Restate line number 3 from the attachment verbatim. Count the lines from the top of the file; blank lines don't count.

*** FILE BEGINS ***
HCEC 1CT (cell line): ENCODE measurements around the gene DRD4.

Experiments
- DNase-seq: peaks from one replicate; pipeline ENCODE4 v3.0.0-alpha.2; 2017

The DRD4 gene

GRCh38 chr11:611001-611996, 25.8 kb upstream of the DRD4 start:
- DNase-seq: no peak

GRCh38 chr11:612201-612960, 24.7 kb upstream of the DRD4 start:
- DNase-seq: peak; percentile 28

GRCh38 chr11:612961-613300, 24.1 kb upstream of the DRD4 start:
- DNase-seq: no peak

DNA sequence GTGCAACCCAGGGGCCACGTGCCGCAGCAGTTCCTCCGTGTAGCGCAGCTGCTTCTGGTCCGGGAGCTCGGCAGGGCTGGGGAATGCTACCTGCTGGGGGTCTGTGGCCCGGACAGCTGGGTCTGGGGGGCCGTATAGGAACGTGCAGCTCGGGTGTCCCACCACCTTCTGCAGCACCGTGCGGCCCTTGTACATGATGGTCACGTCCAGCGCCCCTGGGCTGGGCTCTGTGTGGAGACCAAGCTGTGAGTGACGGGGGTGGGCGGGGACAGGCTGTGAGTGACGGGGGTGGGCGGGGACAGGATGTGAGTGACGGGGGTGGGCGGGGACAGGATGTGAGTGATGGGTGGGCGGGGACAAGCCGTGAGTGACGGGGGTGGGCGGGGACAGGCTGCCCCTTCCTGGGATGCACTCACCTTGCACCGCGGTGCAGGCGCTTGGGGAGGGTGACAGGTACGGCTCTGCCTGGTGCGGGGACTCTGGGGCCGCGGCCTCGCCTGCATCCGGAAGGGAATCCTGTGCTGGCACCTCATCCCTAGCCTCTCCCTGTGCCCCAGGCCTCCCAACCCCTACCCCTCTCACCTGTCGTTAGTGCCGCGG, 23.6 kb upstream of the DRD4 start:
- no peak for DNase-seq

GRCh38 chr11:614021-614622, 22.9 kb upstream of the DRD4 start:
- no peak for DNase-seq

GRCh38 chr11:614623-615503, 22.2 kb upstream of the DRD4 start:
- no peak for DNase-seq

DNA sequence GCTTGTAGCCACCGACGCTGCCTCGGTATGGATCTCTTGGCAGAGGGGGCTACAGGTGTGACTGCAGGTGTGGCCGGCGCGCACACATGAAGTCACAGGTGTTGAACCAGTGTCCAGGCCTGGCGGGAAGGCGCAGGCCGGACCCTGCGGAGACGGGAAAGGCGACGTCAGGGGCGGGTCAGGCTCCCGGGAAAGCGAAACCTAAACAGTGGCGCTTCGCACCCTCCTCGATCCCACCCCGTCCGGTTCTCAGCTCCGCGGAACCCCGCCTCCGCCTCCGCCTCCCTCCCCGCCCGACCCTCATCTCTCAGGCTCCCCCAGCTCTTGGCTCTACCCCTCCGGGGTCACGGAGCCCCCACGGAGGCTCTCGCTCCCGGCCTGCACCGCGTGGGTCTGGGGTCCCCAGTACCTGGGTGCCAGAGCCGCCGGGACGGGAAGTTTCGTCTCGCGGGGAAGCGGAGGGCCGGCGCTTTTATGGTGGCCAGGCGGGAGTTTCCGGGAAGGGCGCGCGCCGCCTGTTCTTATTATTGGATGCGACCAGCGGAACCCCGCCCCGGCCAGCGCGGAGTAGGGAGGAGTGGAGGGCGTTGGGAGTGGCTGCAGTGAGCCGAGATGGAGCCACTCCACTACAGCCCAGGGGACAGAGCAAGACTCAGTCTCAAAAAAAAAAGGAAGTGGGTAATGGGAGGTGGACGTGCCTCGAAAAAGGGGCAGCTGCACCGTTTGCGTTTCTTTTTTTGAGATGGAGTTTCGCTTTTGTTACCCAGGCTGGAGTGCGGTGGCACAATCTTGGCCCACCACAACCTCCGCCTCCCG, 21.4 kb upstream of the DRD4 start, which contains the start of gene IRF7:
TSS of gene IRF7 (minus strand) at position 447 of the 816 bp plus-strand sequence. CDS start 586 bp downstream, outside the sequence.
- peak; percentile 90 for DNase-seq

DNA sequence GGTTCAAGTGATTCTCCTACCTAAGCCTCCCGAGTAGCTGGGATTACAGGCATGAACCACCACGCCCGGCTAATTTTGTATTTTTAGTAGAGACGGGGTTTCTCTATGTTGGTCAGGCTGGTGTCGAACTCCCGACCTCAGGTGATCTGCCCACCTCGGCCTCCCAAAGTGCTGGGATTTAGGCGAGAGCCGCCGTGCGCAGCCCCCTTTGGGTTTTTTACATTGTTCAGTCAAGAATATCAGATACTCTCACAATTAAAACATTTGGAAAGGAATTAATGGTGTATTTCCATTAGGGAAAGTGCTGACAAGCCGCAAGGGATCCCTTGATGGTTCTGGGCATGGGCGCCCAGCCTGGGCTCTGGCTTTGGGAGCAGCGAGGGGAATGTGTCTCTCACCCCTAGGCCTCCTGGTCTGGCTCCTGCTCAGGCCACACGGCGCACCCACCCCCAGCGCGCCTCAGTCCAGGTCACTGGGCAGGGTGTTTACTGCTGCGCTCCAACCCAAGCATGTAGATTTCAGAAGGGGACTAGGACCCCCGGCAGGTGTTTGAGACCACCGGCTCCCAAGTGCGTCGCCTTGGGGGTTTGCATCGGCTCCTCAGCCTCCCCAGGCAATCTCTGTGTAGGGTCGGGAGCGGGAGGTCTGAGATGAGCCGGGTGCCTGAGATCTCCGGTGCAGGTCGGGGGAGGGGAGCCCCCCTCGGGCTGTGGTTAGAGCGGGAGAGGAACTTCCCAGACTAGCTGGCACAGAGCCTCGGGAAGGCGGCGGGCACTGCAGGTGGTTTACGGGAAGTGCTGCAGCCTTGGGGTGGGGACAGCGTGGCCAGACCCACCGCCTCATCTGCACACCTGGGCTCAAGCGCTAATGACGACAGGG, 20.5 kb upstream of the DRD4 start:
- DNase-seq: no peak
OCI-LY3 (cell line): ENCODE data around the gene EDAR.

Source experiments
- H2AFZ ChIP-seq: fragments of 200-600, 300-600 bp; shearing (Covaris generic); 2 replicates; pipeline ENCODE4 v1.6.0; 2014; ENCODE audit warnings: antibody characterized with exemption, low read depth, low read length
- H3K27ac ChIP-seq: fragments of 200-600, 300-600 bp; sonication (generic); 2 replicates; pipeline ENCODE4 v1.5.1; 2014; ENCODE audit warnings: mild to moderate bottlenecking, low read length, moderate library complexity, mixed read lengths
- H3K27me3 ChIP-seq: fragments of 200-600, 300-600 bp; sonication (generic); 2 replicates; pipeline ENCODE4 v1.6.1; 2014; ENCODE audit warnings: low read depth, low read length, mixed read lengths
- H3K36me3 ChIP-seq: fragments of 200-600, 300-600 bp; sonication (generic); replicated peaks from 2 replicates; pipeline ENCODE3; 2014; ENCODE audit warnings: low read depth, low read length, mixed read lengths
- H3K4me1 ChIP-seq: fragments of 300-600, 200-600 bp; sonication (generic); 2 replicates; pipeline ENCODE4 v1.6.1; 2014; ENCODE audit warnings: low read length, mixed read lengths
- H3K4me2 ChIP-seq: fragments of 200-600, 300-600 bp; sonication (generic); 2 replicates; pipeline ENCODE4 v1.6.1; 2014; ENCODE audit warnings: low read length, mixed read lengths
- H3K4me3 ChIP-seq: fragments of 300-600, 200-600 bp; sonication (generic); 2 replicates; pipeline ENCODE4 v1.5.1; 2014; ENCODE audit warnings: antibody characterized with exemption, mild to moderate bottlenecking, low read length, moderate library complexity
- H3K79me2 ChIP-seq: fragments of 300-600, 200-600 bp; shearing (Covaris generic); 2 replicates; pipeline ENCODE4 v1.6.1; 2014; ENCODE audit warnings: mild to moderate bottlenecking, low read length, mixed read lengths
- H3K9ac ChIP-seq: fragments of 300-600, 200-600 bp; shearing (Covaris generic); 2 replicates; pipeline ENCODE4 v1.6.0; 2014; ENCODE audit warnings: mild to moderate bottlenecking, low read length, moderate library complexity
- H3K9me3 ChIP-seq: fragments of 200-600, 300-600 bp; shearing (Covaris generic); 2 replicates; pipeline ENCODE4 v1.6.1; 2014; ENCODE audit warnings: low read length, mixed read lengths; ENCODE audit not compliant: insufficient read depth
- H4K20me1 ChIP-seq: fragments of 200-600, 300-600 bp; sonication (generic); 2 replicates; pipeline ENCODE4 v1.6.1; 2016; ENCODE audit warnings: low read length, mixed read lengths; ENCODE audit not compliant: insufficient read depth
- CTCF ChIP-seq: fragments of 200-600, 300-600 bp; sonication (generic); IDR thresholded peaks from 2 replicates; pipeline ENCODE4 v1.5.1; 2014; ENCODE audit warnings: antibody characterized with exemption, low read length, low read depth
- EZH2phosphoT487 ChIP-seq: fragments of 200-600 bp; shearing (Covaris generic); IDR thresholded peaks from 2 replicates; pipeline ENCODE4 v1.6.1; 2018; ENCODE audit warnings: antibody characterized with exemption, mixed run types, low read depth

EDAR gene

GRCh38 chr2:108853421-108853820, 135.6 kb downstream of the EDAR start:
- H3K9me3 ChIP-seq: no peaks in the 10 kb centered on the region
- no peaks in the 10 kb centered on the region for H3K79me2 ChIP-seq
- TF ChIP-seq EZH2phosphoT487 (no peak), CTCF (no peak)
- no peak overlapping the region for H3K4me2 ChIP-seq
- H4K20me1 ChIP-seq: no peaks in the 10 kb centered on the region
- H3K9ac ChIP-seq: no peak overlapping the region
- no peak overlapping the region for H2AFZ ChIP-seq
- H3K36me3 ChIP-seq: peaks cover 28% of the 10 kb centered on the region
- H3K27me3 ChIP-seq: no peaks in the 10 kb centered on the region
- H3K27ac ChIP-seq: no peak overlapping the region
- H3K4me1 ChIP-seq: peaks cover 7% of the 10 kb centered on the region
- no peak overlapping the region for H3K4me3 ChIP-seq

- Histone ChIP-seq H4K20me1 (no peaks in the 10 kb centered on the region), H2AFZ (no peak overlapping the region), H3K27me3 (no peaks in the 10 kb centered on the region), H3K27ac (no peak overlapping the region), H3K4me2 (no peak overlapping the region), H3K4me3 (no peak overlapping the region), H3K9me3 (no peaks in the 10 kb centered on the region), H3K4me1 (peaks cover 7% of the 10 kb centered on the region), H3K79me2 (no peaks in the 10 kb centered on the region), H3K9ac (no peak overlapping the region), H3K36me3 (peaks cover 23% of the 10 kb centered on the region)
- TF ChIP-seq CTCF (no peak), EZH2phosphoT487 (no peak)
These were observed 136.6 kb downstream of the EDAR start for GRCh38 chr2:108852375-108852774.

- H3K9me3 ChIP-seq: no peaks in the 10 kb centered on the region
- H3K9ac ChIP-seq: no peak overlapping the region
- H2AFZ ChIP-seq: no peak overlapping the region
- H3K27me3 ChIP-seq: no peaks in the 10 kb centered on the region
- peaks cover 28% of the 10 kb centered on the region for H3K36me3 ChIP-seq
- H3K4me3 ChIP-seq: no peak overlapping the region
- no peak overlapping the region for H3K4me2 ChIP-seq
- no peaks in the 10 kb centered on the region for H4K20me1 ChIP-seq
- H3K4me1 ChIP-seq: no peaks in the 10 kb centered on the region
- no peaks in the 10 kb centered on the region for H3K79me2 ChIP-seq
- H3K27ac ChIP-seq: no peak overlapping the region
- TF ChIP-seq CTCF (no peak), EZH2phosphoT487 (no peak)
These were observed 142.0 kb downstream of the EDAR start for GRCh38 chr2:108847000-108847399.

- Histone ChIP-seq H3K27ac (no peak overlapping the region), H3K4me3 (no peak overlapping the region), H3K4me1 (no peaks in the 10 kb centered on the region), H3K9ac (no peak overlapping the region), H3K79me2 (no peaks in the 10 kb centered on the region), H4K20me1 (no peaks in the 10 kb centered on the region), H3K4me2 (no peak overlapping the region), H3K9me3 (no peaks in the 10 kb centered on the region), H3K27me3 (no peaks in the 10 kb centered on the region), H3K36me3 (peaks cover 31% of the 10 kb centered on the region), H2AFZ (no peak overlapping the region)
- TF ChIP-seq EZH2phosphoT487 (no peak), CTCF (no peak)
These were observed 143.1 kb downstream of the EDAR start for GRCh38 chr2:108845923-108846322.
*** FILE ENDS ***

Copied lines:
- DNase-seq: peaks from one replicate; pipeline ENCODE4 v3.0.0-alpha.2; 2017